Blair spokesman behind 'Mitty' claim to testify
( 2003-08-20 12:55) (Agencies)
The man who sparked fury by comparing dead Iraq weapons expert David Kelly to the fictional daydreamer Walter Mitty is due to testify on Wednesday at the inquiry into Kelly's death.
He is expected to take the stand in the High Court in the afternoon following evidence from Godric Smith -- another of Blair's official spokesmen -- and senior Ministry of Defense official Kevin Tebbit.
Tom Kelly caused outrage earlier this month when he compared David Kelly, a respected government weapons inspector who made dozens of trips to Iraq, to Mitty, the fictional fantasist created by American author James Thurber.
The comparison, made on the eve of David Kelly's funeral, was seen as some as an attempt by the government to smear the dead scientist's name.
Thurber's Mitty is a hen-pecked man of modest means and talents who persistently daydreams about a much more exciting and glamorous life than his own.
Tom Kelly quickly apologized for his comments, made in an off-the-record briefing to reporters, and Deputy Prime Minister John Prescott also said sorry, writing to the scientist's widow regretting the "unsubstantiated remarks about Dr Kelly."
Tebbit's testimony will also be closely followed as he tried, without success, to persuade Defense Secretary Geoff Hoon to shield Kelly from the public spotlight.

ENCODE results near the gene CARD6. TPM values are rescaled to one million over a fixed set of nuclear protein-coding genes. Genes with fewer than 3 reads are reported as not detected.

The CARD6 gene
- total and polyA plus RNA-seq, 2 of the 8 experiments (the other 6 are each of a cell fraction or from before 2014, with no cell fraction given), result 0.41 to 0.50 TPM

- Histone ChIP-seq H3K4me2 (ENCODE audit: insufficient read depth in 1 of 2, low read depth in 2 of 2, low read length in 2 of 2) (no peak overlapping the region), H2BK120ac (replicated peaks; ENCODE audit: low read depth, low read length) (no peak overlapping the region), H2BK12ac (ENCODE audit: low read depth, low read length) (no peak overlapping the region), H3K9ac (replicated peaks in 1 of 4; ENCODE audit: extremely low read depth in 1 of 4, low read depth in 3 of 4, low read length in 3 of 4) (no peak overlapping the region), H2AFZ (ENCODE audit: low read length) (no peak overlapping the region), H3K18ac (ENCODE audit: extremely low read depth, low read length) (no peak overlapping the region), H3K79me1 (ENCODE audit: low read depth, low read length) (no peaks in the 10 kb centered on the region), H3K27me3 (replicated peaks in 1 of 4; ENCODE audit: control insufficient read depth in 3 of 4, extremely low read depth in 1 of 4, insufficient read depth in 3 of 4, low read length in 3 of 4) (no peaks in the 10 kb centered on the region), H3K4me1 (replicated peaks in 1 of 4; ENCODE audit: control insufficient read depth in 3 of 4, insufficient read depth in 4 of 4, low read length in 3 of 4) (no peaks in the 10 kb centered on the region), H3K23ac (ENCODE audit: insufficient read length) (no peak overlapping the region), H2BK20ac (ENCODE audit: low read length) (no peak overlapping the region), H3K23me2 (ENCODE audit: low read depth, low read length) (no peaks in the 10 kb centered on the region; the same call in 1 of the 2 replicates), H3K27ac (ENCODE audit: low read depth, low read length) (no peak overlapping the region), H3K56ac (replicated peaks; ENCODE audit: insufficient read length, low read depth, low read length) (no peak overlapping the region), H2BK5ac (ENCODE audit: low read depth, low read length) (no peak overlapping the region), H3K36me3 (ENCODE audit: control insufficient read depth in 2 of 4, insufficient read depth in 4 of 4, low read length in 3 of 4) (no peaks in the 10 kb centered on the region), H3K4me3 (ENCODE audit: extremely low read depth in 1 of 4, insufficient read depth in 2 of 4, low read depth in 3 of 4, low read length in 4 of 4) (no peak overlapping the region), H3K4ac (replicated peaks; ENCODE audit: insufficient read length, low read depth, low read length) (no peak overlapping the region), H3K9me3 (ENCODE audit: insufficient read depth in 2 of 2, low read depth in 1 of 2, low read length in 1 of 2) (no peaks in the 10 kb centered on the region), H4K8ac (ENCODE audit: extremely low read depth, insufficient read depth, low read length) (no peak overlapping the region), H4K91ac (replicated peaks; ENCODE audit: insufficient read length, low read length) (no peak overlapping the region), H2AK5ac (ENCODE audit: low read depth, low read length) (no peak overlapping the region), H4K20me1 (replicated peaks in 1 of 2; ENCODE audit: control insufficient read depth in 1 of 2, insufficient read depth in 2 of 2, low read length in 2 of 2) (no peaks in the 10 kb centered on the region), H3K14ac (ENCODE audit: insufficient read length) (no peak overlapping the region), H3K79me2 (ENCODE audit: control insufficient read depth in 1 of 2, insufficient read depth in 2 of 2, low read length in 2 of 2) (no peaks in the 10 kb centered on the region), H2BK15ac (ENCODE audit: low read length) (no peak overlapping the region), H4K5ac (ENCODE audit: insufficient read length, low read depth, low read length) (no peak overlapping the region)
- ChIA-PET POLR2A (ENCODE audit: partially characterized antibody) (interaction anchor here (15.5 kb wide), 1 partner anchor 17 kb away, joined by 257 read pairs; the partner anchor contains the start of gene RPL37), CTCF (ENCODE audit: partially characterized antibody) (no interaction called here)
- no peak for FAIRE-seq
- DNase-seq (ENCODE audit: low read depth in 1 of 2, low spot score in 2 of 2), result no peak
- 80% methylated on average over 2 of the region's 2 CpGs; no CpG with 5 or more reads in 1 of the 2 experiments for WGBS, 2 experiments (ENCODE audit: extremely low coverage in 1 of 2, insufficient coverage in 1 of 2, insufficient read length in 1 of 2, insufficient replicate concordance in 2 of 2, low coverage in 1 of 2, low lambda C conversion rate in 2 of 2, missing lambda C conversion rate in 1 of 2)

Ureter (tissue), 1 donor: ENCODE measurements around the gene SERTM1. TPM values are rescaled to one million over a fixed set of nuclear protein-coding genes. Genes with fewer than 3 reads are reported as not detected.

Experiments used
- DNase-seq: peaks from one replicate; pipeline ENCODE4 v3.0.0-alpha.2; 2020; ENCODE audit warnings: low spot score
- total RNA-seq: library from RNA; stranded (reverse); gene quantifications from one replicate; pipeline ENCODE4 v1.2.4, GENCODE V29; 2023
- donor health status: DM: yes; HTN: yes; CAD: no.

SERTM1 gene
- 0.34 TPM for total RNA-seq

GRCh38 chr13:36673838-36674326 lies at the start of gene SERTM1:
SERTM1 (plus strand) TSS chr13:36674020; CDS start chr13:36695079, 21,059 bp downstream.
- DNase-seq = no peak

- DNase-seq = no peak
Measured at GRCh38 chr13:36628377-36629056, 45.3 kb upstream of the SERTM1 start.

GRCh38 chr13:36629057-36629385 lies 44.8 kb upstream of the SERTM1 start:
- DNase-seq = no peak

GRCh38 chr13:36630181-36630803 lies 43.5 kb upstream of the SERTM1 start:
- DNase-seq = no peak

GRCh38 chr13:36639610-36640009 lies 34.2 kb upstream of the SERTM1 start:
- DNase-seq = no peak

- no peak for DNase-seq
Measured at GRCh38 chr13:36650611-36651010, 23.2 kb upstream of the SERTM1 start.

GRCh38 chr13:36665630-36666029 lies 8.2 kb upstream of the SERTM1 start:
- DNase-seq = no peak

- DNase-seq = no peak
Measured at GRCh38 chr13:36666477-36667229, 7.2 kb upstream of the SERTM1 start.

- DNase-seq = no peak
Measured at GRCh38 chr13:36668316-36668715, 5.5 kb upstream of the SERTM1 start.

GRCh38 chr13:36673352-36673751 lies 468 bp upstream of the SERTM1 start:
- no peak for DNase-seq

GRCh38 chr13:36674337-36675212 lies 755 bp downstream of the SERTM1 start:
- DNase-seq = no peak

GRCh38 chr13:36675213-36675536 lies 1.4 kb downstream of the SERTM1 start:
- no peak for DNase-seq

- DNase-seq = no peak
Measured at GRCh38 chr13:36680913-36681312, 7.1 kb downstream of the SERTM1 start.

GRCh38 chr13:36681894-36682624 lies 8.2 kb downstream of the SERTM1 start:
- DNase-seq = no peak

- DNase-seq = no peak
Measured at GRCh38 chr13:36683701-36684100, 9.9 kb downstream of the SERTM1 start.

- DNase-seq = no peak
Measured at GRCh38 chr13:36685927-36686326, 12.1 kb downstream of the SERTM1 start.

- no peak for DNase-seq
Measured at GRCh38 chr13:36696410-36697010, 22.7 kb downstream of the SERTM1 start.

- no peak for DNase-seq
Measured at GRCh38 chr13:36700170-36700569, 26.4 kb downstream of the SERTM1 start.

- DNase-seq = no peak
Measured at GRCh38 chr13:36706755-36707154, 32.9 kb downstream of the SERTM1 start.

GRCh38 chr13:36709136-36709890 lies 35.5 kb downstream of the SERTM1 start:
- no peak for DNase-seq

Kelly, Tebbit and Smith will speak before an inquiry which has already shed new light both on the events leading to David Kelly's suicide and the case the government made to justify its decision to go to war in Iraq.
On Tuesday, Blair's top aide Alastair Campbell rejected allegations he had hyped the case for war, saying that -- on the contrary -- he had urged intelligence chiefs to cut the rhetoric from a key dossier on Baghdad's weapons.
Campbell said he had "no input, output (or) influence" on the dossier at any stage, despite accusations by a BBC reporter that the hype was all his.
"I said: 'The drier the better, cut the rhetoric,"' Campbell said. "There were areas where the language was too colorful. I also said the more intelligence-based it was, the better."
Blair used the dossier to justify his case for defying public opinion to join the U.S.-led invasion of Iraq.
Widespread suspicion among voters that the danger from Iraq's banned weapons was exaggerated has hit Blair's popularity and provoked the most serious crisis of his six-year rule.
Blair is due to testify at the inquiry at a later date.
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